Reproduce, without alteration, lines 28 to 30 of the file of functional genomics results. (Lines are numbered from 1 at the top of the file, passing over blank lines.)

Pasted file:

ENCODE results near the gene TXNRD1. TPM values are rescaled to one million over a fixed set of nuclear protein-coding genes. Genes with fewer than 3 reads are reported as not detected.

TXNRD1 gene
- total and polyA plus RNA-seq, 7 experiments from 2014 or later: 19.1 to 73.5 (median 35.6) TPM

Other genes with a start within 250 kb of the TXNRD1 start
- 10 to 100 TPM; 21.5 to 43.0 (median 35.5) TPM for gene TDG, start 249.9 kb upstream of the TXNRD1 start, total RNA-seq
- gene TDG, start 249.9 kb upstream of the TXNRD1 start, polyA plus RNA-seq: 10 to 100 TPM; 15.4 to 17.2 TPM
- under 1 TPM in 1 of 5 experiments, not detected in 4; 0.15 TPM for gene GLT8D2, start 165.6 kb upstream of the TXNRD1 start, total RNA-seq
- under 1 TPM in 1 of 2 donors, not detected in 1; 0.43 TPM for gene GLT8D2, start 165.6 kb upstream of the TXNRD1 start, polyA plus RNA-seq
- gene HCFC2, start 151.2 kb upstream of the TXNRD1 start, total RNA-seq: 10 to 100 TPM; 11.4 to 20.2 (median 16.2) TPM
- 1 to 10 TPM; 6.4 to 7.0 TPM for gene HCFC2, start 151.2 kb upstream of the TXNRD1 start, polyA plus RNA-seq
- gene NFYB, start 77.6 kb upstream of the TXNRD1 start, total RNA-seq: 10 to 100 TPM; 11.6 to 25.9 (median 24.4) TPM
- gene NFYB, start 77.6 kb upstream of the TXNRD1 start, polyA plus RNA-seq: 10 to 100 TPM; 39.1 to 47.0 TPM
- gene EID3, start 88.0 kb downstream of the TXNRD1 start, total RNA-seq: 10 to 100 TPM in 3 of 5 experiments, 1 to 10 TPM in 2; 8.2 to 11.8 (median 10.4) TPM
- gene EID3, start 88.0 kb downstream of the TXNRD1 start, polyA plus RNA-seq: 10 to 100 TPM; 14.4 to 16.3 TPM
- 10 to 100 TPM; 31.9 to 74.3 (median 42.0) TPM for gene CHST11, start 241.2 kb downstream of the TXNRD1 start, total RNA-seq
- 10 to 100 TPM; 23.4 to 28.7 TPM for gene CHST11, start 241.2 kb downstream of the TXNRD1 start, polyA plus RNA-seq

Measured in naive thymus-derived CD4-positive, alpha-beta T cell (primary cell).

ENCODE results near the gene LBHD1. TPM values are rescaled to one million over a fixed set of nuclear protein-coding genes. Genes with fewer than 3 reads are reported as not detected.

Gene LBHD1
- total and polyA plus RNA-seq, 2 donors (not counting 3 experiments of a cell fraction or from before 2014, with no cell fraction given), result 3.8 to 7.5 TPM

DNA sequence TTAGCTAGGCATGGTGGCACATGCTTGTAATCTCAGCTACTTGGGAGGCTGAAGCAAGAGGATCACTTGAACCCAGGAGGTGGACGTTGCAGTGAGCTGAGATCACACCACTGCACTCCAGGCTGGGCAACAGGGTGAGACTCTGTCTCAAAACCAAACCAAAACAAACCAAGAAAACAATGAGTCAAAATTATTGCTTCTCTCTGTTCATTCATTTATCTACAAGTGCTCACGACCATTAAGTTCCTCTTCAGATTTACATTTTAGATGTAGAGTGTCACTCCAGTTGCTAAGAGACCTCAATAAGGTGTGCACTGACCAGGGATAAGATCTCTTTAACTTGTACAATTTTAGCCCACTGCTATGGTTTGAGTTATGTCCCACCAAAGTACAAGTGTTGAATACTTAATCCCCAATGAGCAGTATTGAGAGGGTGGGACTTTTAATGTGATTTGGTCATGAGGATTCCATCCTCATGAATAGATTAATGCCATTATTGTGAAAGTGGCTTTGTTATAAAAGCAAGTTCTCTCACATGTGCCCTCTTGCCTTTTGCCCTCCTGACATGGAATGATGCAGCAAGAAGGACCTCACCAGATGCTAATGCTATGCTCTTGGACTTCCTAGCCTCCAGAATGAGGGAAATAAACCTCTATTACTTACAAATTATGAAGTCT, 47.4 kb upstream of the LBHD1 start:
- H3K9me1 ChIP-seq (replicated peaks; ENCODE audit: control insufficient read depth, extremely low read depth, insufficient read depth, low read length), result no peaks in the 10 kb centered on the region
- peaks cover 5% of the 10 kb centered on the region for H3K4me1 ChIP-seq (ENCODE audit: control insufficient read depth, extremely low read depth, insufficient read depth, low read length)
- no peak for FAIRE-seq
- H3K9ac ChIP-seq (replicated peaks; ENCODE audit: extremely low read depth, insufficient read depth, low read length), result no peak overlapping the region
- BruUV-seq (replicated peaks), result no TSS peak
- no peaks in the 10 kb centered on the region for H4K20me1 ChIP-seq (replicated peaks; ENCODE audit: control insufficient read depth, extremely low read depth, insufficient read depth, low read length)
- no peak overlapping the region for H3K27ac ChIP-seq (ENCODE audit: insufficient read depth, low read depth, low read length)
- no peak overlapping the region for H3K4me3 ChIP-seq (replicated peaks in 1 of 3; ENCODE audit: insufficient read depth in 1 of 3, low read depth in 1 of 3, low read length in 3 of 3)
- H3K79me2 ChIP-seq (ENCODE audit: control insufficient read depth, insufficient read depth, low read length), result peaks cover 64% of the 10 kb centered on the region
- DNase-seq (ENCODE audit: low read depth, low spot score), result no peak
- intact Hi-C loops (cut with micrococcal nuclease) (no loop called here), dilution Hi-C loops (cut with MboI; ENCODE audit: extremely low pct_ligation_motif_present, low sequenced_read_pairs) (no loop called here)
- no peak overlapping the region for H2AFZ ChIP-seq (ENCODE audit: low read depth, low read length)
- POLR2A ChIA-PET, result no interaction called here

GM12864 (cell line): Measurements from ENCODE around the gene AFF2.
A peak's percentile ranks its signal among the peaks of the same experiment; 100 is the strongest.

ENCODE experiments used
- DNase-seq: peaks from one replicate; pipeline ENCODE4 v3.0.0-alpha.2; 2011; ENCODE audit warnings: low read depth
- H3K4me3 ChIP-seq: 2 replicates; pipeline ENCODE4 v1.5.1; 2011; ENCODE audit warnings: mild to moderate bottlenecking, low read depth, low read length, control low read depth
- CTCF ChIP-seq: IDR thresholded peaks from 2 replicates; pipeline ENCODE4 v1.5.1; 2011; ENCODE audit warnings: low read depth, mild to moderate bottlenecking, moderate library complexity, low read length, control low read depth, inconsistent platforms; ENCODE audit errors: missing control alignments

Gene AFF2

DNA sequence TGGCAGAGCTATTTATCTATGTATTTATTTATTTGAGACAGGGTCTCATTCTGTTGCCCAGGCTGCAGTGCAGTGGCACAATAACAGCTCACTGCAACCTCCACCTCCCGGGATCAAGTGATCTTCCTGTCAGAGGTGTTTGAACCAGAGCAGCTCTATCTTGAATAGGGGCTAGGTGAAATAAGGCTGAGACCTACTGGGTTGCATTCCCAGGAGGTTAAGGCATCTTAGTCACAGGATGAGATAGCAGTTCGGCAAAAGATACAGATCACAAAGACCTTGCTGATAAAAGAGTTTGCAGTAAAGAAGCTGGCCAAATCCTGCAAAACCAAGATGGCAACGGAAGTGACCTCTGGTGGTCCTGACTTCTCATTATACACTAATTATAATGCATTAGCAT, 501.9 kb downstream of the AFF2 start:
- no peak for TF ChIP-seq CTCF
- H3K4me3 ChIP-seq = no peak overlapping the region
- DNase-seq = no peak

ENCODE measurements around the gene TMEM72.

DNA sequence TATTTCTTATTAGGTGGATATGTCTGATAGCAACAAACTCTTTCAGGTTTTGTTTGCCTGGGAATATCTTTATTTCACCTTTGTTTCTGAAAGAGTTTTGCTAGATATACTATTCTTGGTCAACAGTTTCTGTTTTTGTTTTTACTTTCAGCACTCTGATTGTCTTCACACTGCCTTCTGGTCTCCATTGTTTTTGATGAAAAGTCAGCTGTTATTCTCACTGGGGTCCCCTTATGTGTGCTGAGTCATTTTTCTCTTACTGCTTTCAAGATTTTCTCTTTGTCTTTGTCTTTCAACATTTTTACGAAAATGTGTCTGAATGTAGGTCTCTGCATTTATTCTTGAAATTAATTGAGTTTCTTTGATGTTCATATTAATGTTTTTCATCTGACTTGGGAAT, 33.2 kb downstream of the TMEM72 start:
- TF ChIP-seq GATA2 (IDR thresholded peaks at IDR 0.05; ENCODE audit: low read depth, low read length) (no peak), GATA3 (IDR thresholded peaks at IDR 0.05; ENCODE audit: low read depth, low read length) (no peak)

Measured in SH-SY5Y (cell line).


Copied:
- no peak overlapping the region for H3K27ac ChIP-seq (ENCODE audit: insufficient read depth, low read depth, low read length)
- no peak overlapping the region for H3K4me3 ChIP-seq (replicated peaks in 1 of 3; ENCODE audit: insufficient read depth in 1 of 3, low read depth in 1 of 3, low read length in 3 of 3)
- H3K79me2 ChIP-seq (ENCODE audit: control insufficient read depth, insufficient read depth, low read length), result peaks cover 64% of the 10 kb centered on the region